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Eye Health 2019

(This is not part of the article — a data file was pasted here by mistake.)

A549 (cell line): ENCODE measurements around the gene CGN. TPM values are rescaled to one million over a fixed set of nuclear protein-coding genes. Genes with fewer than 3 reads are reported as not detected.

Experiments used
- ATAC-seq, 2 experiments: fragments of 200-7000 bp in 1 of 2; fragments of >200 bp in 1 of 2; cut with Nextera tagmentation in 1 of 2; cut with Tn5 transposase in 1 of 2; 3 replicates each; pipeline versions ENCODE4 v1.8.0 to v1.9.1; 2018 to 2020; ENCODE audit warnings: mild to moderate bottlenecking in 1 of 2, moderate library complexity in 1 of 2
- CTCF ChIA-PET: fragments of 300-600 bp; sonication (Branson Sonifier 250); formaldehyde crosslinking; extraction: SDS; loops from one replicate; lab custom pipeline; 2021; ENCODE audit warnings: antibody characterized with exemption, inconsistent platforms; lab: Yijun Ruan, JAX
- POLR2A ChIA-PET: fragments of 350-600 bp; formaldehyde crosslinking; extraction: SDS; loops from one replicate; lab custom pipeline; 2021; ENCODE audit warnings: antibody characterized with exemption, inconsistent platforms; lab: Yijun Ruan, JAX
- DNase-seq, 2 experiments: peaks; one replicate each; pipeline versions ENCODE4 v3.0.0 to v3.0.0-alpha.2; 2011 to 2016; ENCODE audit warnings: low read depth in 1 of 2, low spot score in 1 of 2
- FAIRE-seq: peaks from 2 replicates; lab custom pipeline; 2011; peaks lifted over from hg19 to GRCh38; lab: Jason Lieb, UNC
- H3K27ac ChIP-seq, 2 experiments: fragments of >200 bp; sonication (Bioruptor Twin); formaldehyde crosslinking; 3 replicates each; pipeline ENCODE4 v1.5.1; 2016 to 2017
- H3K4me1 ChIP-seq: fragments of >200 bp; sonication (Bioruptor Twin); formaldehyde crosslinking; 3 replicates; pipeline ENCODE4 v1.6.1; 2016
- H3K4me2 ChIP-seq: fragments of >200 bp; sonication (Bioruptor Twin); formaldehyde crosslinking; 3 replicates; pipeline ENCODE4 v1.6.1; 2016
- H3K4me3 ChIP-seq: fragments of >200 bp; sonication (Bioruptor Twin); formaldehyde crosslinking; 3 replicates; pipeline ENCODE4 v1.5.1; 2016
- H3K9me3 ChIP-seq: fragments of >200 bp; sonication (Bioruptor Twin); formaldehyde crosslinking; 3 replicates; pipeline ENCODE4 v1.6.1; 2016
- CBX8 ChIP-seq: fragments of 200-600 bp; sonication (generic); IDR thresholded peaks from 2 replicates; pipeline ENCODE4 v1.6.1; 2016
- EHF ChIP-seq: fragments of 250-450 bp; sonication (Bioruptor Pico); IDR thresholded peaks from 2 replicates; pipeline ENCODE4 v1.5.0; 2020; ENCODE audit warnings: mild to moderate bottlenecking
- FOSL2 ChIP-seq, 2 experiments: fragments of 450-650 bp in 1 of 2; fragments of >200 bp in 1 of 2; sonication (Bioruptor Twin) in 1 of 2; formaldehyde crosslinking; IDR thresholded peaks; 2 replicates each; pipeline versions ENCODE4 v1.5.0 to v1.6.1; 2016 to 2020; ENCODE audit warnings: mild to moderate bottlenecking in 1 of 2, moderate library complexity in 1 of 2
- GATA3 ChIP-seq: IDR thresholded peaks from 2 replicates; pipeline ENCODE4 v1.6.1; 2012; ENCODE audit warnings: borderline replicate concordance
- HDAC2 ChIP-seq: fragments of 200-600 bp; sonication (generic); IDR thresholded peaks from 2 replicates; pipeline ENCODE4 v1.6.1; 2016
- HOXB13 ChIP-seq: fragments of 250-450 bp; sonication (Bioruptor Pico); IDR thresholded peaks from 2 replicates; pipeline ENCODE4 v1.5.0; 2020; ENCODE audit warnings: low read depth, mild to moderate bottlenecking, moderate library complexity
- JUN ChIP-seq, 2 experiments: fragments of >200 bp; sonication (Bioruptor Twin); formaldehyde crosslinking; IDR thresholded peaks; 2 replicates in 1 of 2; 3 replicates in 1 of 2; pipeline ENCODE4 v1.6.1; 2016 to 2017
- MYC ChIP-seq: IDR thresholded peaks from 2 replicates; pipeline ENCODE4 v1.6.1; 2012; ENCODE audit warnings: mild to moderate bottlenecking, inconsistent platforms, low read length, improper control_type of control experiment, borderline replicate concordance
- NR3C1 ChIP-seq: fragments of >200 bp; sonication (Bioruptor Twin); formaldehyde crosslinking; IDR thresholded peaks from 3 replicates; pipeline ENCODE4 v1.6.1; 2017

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Making avoidable blindness a thing of the past B L I N D N E S S Design Joanna Bird Sara Gelfgren Kellie Jerrard Harry Lewis-Irlam Celina Lucey Colm McDermott Samuele Motta Jack Woolrich Book a free eye test Visit specsavers.co.uk/free for participating stores Don't lose the picture 50% of sight loss is avoidable Free eye test: Visit site to download voucher by 19 October 2019. Expires 31 October 2019. Not applicable in Scotland, CI & IOM or if eligible for NHS eye tests. T&Cs apply. ©2019. Source: RNIB and Specsavers State of the Nation Report – Eye Health September 2017. "More than 50 per cent of blindness is pre- ventable and the main causes are disease processes that could have been detected early enough to slow it down, or uncor- rected short or long sight," says Louise Gow, specialist lead for RNIB. "No one should be visually impaired because they haven't had access to care to prescribe glasses." The major disease causes of blindness – diabetic retinopathy, cataracts, glaucoma, wet age-related macular degeneration (AMD) – are all amenable to treatment if diagnosed early enough. "We should be making sure that in this country people are not losing their sight when it could have been prevented," says Ms Gow. "We have a fantastic ophthalmol - ogy service on the NHS, but it is under so much strain. Lots of patients experience delays for follow-up appointments and get- ting into the system, so they present with later-stage eye disease or do not even access the services and treatment they need. We need more ophthalmologists trained, and to utilise the skills of optometrists and dis- pensing opticians to take some of the strain from hospitals." Dr Andy Cassels-Brown, medical director of the Fred Hollows Foundation, an interna- tional development agency working to elim- inate avoidable blindness, underscores the need for medical and technical advances to be matched with system upgrades. "While new technology is part of the solu- tion to eliminating avoidable blindness, it won't be the single solution," he says. "Breakthroughs will also come in the form of new models of care that deliver services to more people and those most in need. Social and economic ramifications of sight loss are too big to ignore, but an array of inspiring projects is helping to tackle one of the biggest healthcare battles of our time ight, the precious sense that brings us perspective and wonder, is under unprecedented attack. Despite huge clinical and technological advances, record numbers of people are needlessly going blind. The economic burden of sight loss has been estimated at £28.1 billion a year in the UK, yet more than 50 per cent of blindness is avoidable. These stark statistics are made even more disturbing by the fact that, while health and longevity profiles across all disabilities are improving, sight loss is becoming worse. Research projects are bringing us bionic eyes, stem cell regrowth and artificial intel - ligence (AI) that can combat the ravages of eye disease. But they are ranged against for- midable harbingers of darkness in obesity, outmoded systems, poor funding and age- ing populations. It is a healthcare battle of our time. The rise of type-2 diabetes has led to an alarm- ing climb of diabetic retinopathy over the last decade and, with more than five mil- lion people predicted to have the condition by 2025, the burden can only increase. The maelstrom's force is accelerated by an ageing population suffering from nat- ural sight loss and a stressed healthcare system that results in huge delays for basic sight-saving treatment and an acute short- age of ophthalmologists in training. The All-Party Parliamentary Group (APPG) on Eye Health and Visual Impair- ment reported in June 2018 that sight loss is projected to increase by more than 10 per cent by 2020 and by 40 per cent by 2030. Ophthalmology has the second highest outpatient attendance of any specialty with a 10 per cent increase over the last four years to almost 7.6 million appointments in 2016- 17 in England, yet there is a chronic short- age of ophthalmology consultant posts. A report from the Royal College of Oph- thalmologists in 2018 warned that 67 per cent of hospital eye units were using locum doctors to fill consultant posts, an increase of 52 per cent since 2016, and that around 25 per cent of the current specialist workforce is nearing retirement. Lack of provision has a cascade impact on health and wellbeing as evidenced by APPG research, which found 70 per cent of patients felt appointment delays and can- cellations caused them anxiety or stress. Mikaela Aitken Brisbane-based freelance journalist and copywriter, she specialises in urbanism and design and is a regular contributor for Monocle. Martin Barrow Former health editor, news editor, foreign news editor and business news editor at The Times, he specialises in the NHS and social care. Danny Buckland Award-winning health journalist, he writes for national newspapers and magazines, and blogs about health innovation and technology. Nick Easen Award-winning journalist and broadcaster, he writes on science, technology, economics and business, producing content for BBC World News, CNN and Time magazine. Cath Everett Journalist specialising in workplace, leadership and organisational culture issues, she also writes about the impact of technology on business and society. John Illman Author and former national newspaper health editor and medical correspondent, he is a visiting lecturer at the University of Cambridge and University of Westminster. "Governments will need to oversee health systems, drive the adoption of affordable technologies and make them available to the most in need." The need to harness brilliant innovation with the more prosaic system design is writ large in glaucoma, a condition that slowly damages the optic nerve and erodes sight. Around 900,000 people in the UK have the condition, but public awareness is so low that around 500,000 are unaware they have it and could suffer irreversible sight loss. Regular eye tests and faster routes to treat - ment could turn around an insidious prob- lem that will lead to the loss of livelihood and independence. "The optical profession has started asking itself why enough people don't get tested and one of the answers is for opticians to follow pharmacists in providing more ser- vices to patients and relieve the burden on GPs," says Karen Osborn, chief executive of the International Glaucoma Association. "People understandably think of eye checks as a case of if you need spectacles or not, so a cultural change in understanding is needed because there are so many other health con- ditions that can be picked up." It is a sobering challenge, but eye health is awash with inspiring projects that have taken bionic eyes and regenerating optic cells from hope to reality. Professor Paulo Stanga of Manches- ter University has successfully implanted bionic eye systems – a prosthesis linked to a visual display unit in a pair of spectacles – to restore some functional sight to patients with retinitis pigmentosa, an inherited dis- ease that causes blindness and AMD. Trials, funded by the NHS, are continu- ing and proving that a future where avoida- ble blindness is drastically reduced is more than just a dream. Research is also progressing at London's Moorfields Eye Hospital NHS Foundation Trust to tackle the diagnostic challenge. Its collaboration with DeepMind Health, part of Google's healthcare division, uses AI technol- ogy to detect eye conditions automatically in seconds and triage patients to the right treat- ment, reducing the chances of sight loss. It claims a 94 per cent accuracy rate on eye-scan analysis and could, if clinically validated, reduce diagnosis time, release consultants for other work and create a data reservoir to improve future research. Dr Pearse Keane, consultant ophthalmol- ogist at Moorfields Eye Hospital, says: "Our work with DeepMind Health is using artifi- cial intelligence to detect abnormalities in patient's eye scans. This has the potential to provide a much faster diagnosis, which is vital in preventing sight loss from a number of conditions, including age-related macu- lar degeneration and diabetic retinopathy." Avoidable blindness is verging on a national tragedy and it will need a con- certed effort from campaigners, clinicians, scientists, and public health and govern- ment policy to ensure people can retain the gift of sight throughout their lives. Distributed in Guest editor Benedict Buckland Head of production Justyna O'Connell Head of design Tim Whitlock Managing editor Benjamin Chiou Associate editor Peter Archer Published in association with Although this publication is funded through advertising and sponsorship, all editorial is without bias and sponsored features are clearly labelled. For an upcoming schedule, partnership inquiries or feedback, please call +44 (0)20 8616 7400 or e-mail info@raconteur.net. Raconteur is a leading publisher of special-interest content and research. Its pub- lications and articles cover a wide range of topics, including business, finance, sustainability, healthcare, lifestyle and technology. Raconteur special reports are published exclu- sively in The Times and The Sunday Times as well as online at raconteur.net. The information contained in this publication has been obtained from sources the Proprietors believe to be correct. However, no legal liability can be accepted for any errors. No part of this publication may be reproduced with- out the prior consent of the Publisher. © Raconteur Media /eye-health-2019 @raconteur /raconteur.net @raconteur_london EYE HEALTH G L O B A L V I S I O N S C R E E N T I M E B R E A K T H R O U G H S Looking back on the decades-long mission to provide universal eyecare Myopia is on the rise, so screen time habits may need to change before it's too late 02 05 06 raconteur.net Danny Buckland S Contributors RNIB 2017 WHO 2016 250 1in5 of visual impairment worldwide is avoidable people lose their sight in the UK every day people will live with sight loss in their lifetime 0 BMC Health Services Research 2018 AGE-REL ATED MACUL AR DEGENER ATION ( AMD) IS THE LE ADING CAUSE OF SIGHT LOS S IN THE UK Years of healthy life lost per condition, by severity of sight loss; percentage refers to the total burden of disease caused by the condition 30,000 25,000 20,000 15,000 10,000 5,000 People think of eye checks as a case of if you need spectacles or not, so a cultural change in understanding is needed I N D E P E N D E N T P U B L I C A T I O N B Y 2 2 / 0 9/ 2 0 1 9 # 0 6 1 9 R A C O N T E U R . N E T Deputy editor Francesca Cassidy Digital content executive Taryn Brickner AMD Cataract Diabetic retinopathy Glaucoma Refractive error Other 39% 17% 8% 15% 13% 9% Blind Partial sight Low vision Publisher Richard Hadler DISCLAIMER: Content in this publication should not be used as medical advice – please ensure you always seek the help of a qualified medical professional. Emerging tech is pushing the boundaries of diagnosis and treatment >75% International Agency for the Pre- vention of Blindness 2019 NATIONAL EYE YOUR VISION MATTERS HEALTH WEEK MONDAY 23 – SUNDAY 29 SEPTEMBER 2019